• In many parts of the world, the low FODMAP diet is now considered a front-line therapy for IBS.2

What is a gluten?

Gluten is a name for the proteins found in wheat, rye, barley and triticale (a newer grain which is a cross between wheat and rye). Gluten helps food maintain their shape, acting as a glue that holds food together.

What is a gluten-free diet?

A gluten-free diet, is a diet that excludes grains such as wheat, barley, rye, triticale and food products where gluten has been added to thicken, bind, flavor or color that product. Oats and oats product, if they are not labeled gluten-free, may contain gluten because of cross contamination, even though naturally they are gluten-free.5

At present a gluten-free diet is considered the only available therapy for celiac disease.6

Who should follow a gluten-free diet?

People that have tested positive for celiac disease are recommended to follow a gluten-free diet. Celiac disease is an autoimmune reaction to the gluten protein, causing small-bowel mucosal lesion.

Although celiac disease and IBS have some symptoms in common, celiac disease it’s a more serious condition, as it causes damage to the small intestine.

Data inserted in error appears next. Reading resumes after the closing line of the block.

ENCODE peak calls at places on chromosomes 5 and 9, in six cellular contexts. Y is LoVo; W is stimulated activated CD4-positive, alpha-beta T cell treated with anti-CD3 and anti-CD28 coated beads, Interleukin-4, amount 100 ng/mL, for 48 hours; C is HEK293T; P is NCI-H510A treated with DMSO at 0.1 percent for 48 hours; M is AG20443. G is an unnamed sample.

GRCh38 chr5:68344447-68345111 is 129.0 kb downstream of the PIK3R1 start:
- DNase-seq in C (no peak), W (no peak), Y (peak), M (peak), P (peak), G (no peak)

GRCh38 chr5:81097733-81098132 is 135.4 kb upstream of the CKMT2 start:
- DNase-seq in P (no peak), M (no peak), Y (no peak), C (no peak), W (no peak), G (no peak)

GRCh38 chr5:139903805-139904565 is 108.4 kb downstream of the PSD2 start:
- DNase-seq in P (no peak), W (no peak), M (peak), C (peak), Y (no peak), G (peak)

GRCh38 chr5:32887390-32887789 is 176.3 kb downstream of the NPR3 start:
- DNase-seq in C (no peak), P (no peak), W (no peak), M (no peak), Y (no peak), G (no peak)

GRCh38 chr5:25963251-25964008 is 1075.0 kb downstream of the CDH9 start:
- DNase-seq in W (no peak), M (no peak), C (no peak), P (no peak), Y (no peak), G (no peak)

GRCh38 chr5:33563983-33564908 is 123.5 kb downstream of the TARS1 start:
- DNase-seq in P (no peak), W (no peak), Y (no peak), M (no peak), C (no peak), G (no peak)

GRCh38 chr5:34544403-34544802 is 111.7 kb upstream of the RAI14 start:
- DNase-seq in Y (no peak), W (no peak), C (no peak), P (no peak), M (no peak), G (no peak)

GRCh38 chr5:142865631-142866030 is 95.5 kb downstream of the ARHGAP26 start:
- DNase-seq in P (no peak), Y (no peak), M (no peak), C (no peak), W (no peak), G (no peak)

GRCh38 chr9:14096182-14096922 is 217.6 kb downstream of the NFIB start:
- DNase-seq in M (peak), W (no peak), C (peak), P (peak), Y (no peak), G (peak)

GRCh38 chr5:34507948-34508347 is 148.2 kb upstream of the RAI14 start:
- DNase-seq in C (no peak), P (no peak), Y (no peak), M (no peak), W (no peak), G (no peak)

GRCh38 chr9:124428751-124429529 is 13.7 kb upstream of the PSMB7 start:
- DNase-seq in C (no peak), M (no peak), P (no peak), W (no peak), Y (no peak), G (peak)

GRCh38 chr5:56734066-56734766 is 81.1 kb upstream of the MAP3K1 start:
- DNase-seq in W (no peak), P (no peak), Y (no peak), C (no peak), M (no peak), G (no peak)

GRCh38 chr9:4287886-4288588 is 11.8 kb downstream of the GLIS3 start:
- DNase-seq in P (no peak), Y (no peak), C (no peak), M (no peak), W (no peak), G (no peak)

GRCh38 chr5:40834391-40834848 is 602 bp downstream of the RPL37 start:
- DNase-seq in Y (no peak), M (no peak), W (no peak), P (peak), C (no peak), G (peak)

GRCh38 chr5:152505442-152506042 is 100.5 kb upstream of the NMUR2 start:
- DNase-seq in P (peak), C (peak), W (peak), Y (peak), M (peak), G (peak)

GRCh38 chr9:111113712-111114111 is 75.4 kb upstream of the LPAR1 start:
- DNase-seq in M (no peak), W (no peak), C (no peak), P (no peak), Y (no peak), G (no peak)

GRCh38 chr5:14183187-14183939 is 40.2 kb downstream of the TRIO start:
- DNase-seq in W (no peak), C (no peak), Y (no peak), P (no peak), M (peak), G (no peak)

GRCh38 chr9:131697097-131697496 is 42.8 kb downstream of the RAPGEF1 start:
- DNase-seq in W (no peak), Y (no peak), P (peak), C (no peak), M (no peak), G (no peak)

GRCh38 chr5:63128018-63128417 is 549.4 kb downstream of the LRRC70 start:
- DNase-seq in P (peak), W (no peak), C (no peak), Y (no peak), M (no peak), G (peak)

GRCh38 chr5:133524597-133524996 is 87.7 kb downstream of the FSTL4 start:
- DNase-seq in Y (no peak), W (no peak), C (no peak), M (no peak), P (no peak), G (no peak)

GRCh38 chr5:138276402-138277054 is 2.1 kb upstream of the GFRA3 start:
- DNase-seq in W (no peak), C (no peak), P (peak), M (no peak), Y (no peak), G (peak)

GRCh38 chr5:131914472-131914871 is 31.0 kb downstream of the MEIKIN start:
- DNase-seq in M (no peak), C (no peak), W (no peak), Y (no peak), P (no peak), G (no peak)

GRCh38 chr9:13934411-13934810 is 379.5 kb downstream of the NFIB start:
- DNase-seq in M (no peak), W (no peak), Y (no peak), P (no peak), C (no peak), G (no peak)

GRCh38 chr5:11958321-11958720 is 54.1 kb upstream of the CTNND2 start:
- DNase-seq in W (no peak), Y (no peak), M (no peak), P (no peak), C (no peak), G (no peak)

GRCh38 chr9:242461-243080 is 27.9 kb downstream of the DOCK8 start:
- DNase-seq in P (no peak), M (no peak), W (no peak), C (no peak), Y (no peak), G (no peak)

In addition to the celiac disease, there is a condition called non-celiac gluten sensitivity (NCGS), which can cause symptoms similar to celiac disease, but without the intestinal damage. Those who think they may suffer from celiac disease or gluten sensitivity, should see a doctor before starting a gluten-free diet, as it will make it harder to determine if the person has celiac disease or NCGS, when gluten has been avoided for a while.7

Are gluten-free products suitable for people on a low FODMAP diet?

Often gluten free products are chosen because they don’t contain wheat, barley and rye, but often those products contain high FODMAP ingredients such as honey, soy flour, apple juice, inulin, just to mention a few.

Where does the confusion come from?

Grains like wheat, rye and barley contain both gluten (a protein) and fructans (a carbohydrate) and this is the cause of the confusion.

Conclusion

The low FODMAP diet and gluten-free diets are two different diets, but there is an overlap between these two diets in the sense that gluten-containing grains such as wheat, rye and barley also happen to be high FODMAP food.

It has been proven that the low FODMAP diet effectively reduces symptoms in 75% of IBS patients and it is about avoiding FODMAPs, which are carbohydrates, not gluten which is a protein.

The low FODMAP diet is continually studied and researched, and therefore it is important to follow the advice of dietician and other health professionals, who are specialized on this diet.

This article represents the opinions, thoughts, and experiences of the author; none of this content has been paid for by any advertiser. The IrritableBowelSyndrome.net team does not recommend or endorse any products or treatments discussed herein. Learn more about how we maintain editorial integrity here.